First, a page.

“We know all too well about the women who are missing in the downtown of Vancouver and very close to us in northern B.C., we can virtually see it from here, is (Highway 16). This is a situation that shows us and is a constant reminder of just how completely unacceptable the current situation is and how there is so very much left to be done.”
“And there is also violence against older women, violence that is often invisible and simply categorized as elder abuse. Within northern British Columbia we have the fastest-growing aging population in the province. Ending violence against older women is of crucial importance. This violence must not remain hidden.”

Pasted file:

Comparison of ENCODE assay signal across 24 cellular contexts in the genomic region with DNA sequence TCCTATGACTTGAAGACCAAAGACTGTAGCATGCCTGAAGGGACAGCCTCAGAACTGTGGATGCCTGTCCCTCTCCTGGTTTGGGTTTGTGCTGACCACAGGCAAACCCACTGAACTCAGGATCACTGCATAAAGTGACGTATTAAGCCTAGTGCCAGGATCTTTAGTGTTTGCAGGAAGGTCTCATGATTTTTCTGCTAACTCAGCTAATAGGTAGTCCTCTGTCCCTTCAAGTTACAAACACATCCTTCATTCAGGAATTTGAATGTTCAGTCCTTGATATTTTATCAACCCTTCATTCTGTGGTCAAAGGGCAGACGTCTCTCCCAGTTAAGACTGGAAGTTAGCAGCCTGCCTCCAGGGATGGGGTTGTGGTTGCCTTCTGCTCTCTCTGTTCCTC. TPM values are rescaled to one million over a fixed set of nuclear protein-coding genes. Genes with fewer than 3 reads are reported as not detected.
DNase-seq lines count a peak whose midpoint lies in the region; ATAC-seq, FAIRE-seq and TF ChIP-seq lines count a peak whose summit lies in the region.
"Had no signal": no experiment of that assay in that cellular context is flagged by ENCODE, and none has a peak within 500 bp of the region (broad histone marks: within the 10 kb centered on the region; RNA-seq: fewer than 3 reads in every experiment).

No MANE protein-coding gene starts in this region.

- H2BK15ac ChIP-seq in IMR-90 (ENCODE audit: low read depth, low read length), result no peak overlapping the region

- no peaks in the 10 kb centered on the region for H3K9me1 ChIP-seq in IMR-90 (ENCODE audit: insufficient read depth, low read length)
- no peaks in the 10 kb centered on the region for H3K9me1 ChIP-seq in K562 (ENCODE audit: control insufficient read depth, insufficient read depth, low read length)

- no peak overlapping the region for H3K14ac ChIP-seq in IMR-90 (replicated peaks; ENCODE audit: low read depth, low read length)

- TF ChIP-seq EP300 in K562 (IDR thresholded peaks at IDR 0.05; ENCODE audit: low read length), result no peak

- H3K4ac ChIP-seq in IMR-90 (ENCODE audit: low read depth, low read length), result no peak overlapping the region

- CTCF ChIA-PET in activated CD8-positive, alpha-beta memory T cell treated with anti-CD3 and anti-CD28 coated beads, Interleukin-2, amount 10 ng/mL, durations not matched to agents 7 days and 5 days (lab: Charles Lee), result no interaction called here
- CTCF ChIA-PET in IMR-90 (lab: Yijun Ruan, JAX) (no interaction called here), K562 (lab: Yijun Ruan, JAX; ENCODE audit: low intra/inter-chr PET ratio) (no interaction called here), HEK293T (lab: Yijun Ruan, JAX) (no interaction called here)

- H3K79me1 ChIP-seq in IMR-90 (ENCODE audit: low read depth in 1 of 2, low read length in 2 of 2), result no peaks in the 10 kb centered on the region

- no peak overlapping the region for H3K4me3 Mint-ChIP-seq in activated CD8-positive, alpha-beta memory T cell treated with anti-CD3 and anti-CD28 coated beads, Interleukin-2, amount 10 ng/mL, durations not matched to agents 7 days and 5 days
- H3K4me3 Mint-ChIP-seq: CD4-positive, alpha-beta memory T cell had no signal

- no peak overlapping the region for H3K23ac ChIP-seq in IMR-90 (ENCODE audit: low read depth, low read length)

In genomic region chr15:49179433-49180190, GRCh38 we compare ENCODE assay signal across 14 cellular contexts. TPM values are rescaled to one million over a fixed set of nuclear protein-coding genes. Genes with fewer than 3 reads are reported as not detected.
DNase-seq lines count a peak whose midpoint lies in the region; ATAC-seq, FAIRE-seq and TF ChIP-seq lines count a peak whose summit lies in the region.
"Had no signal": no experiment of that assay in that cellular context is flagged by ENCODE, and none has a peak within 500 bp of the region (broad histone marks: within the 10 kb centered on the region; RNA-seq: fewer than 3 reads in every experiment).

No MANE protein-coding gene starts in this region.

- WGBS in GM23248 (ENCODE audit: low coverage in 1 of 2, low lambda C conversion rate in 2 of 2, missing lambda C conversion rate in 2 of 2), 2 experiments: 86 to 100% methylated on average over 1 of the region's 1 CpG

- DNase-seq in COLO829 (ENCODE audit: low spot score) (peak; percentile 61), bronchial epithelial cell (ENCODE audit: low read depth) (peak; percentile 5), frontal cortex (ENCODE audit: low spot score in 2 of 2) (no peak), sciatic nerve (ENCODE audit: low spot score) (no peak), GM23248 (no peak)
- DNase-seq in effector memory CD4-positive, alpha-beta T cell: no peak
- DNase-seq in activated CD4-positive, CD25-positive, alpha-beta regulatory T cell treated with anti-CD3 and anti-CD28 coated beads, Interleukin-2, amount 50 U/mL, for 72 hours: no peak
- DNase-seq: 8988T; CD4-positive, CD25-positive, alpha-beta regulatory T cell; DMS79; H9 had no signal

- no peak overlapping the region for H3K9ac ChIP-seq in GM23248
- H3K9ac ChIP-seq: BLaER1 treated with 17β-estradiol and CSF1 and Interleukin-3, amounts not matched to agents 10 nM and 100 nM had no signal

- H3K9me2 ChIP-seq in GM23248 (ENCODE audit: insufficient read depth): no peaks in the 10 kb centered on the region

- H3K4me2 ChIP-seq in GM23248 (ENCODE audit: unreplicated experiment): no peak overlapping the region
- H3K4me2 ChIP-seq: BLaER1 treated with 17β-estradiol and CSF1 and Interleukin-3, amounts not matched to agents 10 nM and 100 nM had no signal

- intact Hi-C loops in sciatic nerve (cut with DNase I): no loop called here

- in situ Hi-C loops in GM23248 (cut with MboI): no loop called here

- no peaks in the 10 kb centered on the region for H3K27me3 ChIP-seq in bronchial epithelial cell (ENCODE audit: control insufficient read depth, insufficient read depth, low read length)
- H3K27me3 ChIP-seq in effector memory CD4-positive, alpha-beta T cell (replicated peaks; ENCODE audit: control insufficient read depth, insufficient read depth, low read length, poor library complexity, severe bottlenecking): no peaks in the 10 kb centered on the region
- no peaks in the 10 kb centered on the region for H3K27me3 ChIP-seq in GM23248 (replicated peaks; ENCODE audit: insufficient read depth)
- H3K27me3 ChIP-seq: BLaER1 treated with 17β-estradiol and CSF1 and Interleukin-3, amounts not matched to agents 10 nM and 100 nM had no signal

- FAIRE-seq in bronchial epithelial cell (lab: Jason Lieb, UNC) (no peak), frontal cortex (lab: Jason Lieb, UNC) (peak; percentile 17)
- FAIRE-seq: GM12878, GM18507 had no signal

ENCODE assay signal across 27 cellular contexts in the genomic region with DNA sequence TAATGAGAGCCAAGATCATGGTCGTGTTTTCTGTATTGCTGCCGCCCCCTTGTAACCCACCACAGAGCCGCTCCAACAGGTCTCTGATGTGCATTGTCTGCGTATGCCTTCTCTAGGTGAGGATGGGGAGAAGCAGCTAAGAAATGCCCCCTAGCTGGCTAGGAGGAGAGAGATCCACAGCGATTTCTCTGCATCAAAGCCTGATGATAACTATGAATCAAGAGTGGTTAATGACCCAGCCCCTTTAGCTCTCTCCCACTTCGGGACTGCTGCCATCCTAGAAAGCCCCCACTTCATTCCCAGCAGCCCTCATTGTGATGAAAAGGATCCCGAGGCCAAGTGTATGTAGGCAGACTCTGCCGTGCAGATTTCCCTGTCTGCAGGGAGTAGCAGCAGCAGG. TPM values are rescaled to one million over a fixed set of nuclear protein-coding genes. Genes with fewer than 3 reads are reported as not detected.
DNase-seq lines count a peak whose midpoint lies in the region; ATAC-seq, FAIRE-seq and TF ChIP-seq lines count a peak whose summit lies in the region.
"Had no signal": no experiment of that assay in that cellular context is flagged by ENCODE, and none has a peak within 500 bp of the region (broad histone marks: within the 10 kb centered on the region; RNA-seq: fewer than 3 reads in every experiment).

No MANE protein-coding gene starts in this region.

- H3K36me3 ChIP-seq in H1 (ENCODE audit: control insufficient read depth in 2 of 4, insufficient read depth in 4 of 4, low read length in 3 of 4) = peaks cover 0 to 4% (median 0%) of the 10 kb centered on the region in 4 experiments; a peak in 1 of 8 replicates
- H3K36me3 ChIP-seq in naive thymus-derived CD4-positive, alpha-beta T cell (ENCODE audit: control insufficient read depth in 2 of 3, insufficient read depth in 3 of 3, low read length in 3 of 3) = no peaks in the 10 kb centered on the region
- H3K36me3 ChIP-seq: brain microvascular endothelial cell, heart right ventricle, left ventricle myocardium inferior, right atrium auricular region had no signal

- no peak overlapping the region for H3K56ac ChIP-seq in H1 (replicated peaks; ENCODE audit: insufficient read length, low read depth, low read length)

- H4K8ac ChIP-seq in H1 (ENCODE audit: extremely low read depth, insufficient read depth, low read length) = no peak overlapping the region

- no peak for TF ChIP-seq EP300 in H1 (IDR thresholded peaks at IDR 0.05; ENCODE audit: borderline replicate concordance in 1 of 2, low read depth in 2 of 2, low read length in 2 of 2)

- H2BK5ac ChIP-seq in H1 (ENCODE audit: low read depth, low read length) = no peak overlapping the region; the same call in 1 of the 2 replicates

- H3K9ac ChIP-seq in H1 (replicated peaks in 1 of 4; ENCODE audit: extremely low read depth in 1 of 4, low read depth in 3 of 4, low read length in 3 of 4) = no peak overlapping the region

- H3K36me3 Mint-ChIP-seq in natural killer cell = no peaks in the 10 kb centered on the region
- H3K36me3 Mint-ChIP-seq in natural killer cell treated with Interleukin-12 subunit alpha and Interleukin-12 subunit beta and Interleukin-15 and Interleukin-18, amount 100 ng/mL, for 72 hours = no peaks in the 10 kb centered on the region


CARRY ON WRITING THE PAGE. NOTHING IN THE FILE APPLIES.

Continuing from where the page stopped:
She says ending violence against women has to be a priority of more than just the volunteers, front line workers and family members who have limited or no resources. “It must be a priority,” she says “of governments at all levels and not just in words. We need commitment of resources, concrete steps that actually support women experiencing violence. Words are not enough.”
Prince George-Mackenzie MLA Mike Morris, who is also BC’s Minister of Public Safety and Solicitor-general, revealed that “domestic violence is something that I grew up with as a small child and lived through all kinds of torturous situations within our household. And as a police officer for 32 years I saw the results of domestic violence and sexual abuse throughout British Columbia. It’s a priority for our government to address it, it’s something that we need to stop.”
“We’ve got a vision to have a violence-free BC. As Dawn said, we have a long way to go, and without everybody’s help and participating and everybody’s oar in the water we won’t get there.”